During the 11th Century, marriage was about securing an economic or political advantage. The wishes of the married couple – much less their consent – were of little importance. The bride, particularly, was assumed to bow to her father’s wishes and the marriage arrangements made on her behalf.

    However, for the Benedictine monk Gratian the consent of the couple mattered more than their family’s approval. Gratian brought consent into the fold of formalised marriage in 1140 with his canon law textbook, Decretum Gratiani.

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  • Yes and the bible clearly states that gay people are to be put to death. Jesus affirmed this by saying that he did not come to abolish the law (the Old Testament).

    But have you noticed that your Christian friends or family aren’t out there killing gay people, like they are instructed to?

    No. And that’s what’s so screwed up about this religion. You can disobey god and jesus when an instruction doesn’t suit you, and just discriminate in other ways.

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  • It’s a typical way of thinking from homophobes. They tend to think that all gays are attracted to them.

    In this situation, I would point out that the odds of a just-married gay guy making a pass at them are probably the same as a just-married straight woman. That would probably make him pause and think.

    That said, he did say “I got to know the guys, and they’re all right”. There’s a good amount of hope there.

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  • I must admit that like Obama my thinking on the issue has ‘evolved.” Raised in the 50s, I was conditioned to think of gays as freaks deserving every comic, mocking and vicious stereotype the dominant culture threw at them. As I began to mature around the mid sixties and came to know gays personally my prejudices quickly eroded.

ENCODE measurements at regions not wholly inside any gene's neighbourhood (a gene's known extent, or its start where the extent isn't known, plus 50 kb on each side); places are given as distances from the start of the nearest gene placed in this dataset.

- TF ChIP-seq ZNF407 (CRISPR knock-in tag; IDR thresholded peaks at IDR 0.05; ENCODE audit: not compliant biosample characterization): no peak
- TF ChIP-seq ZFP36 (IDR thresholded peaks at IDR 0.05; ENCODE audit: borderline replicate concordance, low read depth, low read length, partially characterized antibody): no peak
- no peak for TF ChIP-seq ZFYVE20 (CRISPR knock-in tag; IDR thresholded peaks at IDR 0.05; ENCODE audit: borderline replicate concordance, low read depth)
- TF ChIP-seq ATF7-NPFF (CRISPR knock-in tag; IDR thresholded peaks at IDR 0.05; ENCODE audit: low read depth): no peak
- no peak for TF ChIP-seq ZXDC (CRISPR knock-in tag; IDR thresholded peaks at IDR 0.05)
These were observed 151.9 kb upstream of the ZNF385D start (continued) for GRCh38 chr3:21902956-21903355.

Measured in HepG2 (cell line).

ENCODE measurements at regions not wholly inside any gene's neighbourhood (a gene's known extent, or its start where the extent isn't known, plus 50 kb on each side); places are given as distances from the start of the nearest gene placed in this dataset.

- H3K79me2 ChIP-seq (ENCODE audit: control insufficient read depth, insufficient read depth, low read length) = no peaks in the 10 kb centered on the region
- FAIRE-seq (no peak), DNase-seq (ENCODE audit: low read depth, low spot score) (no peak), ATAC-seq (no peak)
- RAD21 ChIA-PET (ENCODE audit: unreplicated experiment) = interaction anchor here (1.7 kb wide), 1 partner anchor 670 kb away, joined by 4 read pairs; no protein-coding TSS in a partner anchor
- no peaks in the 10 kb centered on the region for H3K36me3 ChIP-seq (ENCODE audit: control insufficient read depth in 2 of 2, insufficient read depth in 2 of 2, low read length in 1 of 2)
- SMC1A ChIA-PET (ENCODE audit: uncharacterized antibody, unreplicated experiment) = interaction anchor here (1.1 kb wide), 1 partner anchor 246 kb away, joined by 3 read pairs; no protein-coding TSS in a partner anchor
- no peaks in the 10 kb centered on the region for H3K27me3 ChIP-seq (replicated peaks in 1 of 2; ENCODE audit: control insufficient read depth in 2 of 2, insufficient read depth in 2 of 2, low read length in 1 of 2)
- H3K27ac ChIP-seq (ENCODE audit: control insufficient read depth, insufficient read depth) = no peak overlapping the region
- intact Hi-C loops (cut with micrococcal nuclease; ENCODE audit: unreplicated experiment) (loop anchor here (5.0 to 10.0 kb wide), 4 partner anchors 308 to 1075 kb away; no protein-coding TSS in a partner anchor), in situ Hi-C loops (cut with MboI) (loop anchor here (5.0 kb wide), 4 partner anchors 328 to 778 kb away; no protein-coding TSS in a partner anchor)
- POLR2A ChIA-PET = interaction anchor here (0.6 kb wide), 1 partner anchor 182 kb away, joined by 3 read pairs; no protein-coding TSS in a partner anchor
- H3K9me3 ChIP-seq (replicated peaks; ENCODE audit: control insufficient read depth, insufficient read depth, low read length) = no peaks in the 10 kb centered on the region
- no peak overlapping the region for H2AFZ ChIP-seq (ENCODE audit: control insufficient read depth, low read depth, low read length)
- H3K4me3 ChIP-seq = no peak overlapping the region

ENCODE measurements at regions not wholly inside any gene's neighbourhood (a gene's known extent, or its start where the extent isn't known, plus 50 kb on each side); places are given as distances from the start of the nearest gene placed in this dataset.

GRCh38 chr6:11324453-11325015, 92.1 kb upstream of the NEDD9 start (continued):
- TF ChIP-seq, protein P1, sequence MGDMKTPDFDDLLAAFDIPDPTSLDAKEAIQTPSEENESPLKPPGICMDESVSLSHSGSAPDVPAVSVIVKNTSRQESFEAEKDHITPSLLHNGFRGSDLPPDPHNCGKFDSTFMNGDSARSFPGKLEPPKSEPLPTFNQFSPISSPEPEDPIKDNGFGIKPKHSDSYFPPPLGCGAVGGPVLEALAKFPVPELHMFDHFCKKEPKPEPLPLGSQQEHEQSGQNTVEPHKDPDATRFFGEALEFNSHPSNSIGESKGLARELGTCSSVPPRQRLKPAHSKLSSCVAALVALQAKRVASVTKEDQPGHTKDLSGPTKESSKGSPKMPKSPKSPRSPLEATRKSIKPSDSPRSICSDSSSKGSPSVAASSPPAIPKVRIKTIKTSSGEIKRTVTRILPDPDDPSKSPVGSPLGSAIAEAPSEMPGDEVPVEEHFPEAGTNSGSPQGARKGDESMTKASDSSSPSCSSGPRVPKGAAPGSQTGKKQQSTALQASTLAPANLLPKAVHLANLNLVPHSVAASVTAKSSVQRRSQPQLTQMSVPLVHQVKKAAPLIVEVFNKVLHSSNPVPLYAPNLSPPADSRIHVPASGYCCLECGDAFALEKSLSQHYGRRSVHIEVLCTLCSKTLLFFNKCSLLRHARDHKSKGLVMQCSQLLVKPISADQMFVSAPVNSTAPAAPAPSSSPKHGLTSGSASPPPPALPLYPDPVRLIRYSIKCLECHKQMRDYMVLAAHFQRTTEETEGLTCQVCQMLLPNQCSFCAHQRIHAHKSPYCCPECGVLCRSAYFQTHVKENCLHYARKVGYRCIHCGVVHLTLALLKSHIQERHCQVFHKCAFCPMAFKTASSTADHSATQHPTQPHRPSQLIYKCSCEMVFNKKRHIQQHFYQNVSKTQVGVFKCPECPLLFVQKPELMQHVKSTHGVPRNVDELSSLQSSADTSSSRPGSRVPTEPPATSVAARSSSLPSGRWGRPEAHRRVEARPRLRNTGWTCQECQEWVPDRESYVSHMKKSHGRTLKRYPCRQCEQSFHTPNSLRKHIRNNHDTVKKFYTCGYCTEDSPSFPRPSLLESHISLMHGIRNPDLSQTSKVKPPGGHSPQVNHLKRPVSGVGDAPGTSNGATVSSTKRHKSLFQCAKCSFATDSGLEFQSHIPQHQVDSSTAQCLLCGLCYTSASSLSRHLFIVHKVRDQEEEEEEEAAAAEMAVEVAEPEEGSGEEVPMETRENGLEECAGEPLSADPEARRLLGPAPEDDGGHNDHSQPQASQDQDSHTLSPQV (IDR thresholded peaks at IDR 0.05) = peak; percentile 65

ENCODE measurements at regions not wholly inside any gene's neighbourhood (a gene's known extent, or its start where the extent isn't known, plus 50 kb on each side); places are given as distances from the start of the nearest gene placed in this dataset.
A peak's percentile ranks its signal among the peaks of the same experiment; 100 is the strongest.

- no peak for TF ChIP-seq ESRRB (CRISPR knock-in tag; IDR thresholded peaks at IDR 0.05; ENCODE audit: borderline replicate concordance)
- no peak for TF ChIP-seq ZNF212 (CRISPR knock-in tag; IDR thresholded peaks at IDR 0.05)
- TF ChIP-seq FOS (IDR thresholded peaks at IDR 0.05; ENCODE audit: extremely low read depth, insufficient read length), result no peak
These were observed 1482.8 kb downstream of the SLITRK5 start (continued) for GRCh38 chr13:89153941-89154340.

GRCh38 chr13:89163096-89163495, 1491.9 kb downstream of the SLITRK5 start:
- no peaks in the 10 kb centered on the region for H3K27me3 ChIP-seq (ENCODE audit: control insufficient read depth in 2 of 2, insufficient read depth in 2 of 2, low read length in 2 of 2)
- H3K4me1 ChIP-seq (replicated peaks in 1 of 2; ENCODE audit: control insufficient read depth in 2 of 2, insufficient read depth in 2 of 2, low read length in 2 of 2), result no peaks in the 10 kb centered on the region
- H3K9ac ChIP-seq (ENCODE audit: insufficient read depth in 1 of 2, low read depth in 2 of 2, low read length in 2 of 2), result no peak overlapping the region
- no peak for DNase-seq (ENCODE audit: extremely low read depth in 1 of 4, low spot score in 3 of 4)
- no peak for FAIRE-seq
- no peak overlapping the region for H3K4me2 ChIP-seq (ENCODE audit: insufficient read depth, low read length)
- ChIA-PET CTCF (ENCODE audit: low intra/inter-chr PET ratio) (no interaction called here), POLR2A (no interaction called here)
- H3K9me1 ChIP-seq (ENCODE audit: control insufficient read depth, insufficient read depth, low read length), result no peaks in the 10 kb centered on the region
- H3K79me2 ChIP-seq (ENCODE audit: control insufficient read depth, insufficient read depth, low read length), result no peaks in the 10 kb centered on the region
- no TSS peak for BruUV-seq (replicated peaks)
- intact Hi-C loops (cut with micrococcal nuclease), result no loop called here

The cultural revolution played no small role in the transformation. Civil rights, the anti-war movement, women’s liberation and the sexual revolution brought new perspectives and inclusiveness. Still many voices in the emerging gay rights movement literally “came out” against straight sexual constraints on relationships, notably the institution of marriage -a kind of sexual “straight” jacket if I may be permitted a pun. When the gay marriage movement came on the scene, I felt ambivalent wondering if the gay lifestyle celebrating multiple sexual partners was a good match. A few more decades of education did the trick. Gays and straights occupy the same spectrum of sexual desire, love and commitment. Logically, empirically marriage should be available as a human right, a civil right to all. Why fight something that is so naturally right in civil secular society of the 21st century?

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  • 10
    ad nauseam says:

    It’s a typical way of thinking from homophobes. They tend to think that all gays are attracted to them.

    While people may accept gays it doesn’t mean they will stop being uncomfortable around them. Not sure why that is necessarily a bad thing. Also I don’t see why it makes someone a homophobe for not liking the idea of gay sex while straight either.

    I’m sure there are gays who think straight sex is disgusting as well…

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  • ad nauseam
    May 4, 2015 at 5:23 pm

    While people may accept gays it doesn’t mean they will stop being uncomfortable around them.

    I think that both ways over, it’s part of the religious phobia and guilt complex, built around sex in general!

    A whole range of religious nuttery and indoctrinated bigotry, is about interfering in other people’s sex lives. (monopoly of church marriage, circumcisions, opposition to: – divorce, abortion, contraception, stem cells etc)

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  • 12
    ad nauseam says:

    I think that both ways over, it’s part of the religious phobia and guilt complex, built around sex in general!

    I don’t think sexual preference is related to sexual guilt in this case.

    It’s like saying people think broccoli tastes gross because society tells them it does. It may be true for some, but others REALLY can’t stand the taste of broccoli.